22. anonymous
    • 5 years ago
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    so i would have to add the top and it'll be 99 + 111i ?

  23. anonymous
    • 5 years ago
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    that it will result to the opposite ?

  24. anonymous
    • 5 years ago
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    \[(9+5i) / (6-9i) = [(9+5i)(6+9i)] / [(6-9i)(6+9i)]\] Then multiply it out. Remember that (a+b)(c+d) = ac + ad + bc + bd

  25. anonymous
    • 5 years ago
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    So \[(9+5i)(6+9i) = 9*6 + 9*9i + 6*5i + 5*9*i^2\]

  26. anonymous
    • 5 years ago
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    5*9*i^2 = -1*5*9. Just do the same thing for the denominator, too.

  27. anonymous
    • 5 years ago
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    so its not (9+5i)*(6+9i) = 54 + 81i + 30i + 45 ?

  28. anonymous
    • 5 years ago
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    suppose x+yi(x,y∈R),satisfies (9+5i)÷(6-9i)=a+bi , then (x+yi)*(6-9i)=9+5i. we must remember the logarithm of imaginaries as: (a+bi)(c+di)=(ac-bd)+(bc+ad)i. then 6x+9y=9, 6y-9x=5. so x=1/13, y=37/39. so 9+5i / 6-9i = 1/13 + 37/39 i

  29. anonymous
    • 5 years ago
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    That's right kathy. So in standard form it is (54+45) + (81+30)i = 99+111i Now try doing the denominator. Something interesting should happen.

  30. anonymous
    • 5 years ago
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    my method is a traditional one. Johnfreeman uses the idea of rationalization.

  31. anonymous
    • 5 years ago
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    yes thats the answer they give here as an option :) so to solve problems with i i would have to use logarithm of imaginaries?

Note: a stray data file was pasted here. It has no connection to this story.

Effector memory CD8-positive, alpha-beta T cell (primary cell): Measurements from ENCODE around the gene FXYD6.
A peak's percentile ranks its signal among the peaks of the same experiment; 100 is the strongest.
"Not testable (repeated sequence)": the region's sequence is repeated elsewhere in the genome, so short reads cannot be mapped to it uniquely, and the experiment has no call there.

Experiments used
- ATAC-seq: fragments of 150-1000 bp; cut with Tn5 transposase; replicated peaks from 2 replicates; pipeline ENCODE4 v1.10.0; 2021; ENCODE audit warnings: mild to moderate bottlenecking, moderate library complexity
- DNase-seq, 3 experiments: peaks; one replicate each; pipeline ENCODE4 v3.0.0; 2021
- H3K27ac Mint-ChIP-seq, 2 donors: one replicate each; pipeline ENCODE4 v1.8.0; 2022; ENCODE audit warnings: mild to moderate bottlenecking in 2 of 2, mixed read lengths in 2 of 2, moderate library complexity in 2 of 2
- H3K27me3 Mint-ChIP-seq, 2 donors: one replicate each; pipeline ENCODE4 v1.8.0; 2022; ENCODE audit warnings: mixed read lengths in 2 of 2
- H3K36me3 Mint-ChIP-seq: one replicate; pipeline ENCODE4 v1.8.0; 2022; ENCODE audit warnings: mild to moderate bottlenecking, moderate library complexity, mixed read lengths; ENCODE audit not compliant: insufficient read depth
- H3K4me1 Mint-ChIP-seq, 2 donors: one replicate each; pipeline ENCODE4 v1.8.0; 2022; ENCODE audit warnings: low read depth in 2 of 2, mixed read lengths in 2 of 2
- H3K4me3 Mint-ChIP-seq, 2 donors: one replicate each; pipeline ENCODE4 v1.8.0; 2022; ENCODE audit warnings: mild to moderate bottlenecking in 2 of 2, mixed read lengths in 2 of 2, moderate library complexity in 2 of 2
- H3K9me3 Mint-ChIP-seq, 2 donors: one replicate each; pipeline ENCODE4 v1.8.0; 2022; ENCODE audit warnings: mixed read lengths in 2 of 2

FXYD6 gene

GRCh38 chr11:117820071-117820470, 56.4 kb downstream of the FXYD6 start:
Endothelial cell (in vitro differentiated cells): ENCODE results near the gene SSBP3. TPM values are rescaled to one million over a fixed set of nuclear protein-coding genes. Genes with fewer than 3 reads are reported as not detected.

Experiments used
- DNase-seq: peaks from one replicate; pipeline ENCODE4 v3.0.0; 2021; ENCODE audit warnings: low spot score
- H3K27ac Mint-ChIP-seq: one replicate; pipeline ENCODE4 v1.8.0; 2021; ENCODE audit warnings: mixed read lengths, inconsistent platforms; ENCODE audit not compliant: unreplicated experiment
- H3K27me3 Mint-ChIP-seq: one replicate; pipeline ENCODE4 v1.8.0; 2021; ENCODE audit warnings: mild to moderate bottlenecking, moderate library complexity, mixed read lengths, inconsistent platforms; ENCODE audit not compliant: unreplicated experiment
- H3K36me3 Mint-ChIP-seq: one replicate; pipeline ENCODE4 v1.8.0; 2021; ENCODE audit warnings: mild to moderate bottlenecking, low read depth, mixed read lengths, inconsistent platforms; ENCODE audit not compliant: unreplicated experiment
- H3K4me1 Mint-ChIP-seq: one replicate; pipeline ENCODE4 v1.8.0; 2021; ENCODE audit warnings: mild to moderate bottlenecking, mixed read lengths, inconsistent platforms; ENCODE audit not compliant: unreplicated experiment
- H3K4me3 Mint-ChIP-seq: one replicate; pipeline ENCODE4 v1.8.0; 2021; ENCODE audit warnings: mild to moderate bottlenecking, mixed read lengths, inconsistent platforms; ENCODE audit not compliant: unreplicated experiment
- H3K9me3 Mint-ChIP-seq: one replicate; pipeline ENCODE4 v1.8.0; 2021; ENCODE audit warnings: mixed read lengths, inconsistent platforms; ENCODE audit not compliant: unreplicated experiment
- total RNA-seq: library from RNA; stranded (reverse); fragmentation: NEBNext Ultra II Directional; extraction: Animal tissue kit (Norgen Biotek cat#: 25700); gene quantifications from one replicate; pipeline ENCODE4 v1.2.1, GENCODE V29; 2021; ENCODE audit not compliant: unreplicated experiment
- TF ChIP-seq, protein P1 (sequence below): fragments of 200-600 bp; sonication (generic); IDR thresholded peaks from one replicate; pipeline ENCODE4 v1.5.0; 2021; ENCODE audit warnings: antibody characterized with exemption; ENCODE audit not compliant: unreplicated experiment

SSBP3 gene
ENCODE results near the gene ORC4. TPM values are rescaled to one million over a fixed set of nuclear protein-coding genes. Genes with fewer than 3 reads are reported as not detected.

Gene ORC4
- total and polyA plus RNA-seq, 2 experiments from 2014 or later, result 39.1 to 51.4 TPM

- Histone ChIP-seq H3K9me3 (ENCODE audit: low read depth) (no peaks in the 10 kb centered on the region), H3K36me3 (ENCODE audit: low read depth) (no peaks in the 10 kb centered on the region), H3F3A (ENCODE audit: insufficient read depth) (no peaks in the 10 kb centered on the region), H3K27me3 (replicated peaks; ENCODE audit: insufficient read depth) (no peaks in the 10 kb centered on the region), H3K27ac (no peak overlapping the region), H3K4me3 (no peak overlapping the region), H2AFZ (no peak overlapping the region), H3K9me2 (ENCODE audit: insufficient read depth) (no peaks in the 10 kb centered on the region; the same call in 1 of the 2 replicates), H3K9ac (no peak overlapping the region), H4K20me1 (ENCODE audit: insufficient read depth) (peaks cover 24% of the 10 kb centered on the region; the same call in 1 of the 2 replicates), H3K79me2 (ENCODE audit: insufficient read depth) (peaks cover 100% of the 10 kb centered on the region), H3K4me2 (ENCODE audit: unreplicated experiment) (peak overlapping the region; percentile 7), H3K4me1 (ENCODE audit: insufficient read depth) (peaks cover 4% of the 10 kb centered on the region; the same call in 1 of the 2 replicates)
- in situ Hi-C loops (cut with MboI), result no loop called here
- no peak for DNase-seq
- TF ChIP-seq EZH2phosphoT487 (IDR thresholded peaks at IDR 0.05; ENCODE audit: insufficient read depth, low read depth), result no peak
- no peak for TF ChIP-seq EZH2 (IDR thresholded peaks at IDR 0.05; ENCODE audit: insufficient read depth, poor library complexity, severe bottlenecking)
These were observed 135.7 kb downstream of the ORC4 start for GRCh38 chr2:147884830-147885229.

32. anonymous
    • 5 years ago
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    see this:

  33. anonymous
    • 5 years ago
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    to multiply aswell ?

  34. anonymous
    • 5 years ago
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    I think the easiest way to think of it at this point is to multiply the top and bottom by the conjugate because then you get a rational denominator.

  35. anonymous
    • 5 years ago
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    It should at least be good practice to try multiplying the denominator by its conjugate so you know what happens when you do that. It is probably how they want you to solve this anyway.

  36. anonymous
    • 5 years ago
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    clear, you can use tthe data in the problem to directly work it out: 9+5i / 6-9i=[9*6+5*(-9)]/[6^2+(-9)^2] + [5*6-9*(-9)]/[6^2+(-9)^2]*i = 1/13 + 37/39 i

  37. anonymous
    • 5 years ago
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    see, the answer's just the same.